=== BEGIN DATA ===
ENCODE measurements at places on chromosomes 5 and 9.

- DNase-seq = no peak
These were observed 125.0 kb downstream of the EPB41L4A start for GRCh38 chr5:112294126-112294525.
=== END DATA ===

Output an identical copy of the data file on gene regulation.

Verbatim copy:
ENCODE measurements at places on chromosomes 5 and 9.

- DNase-seq = no peak
These were observed 125.0 kb downstream of the EPB41L4A start for GRCh38 chr5:112294126-112294525.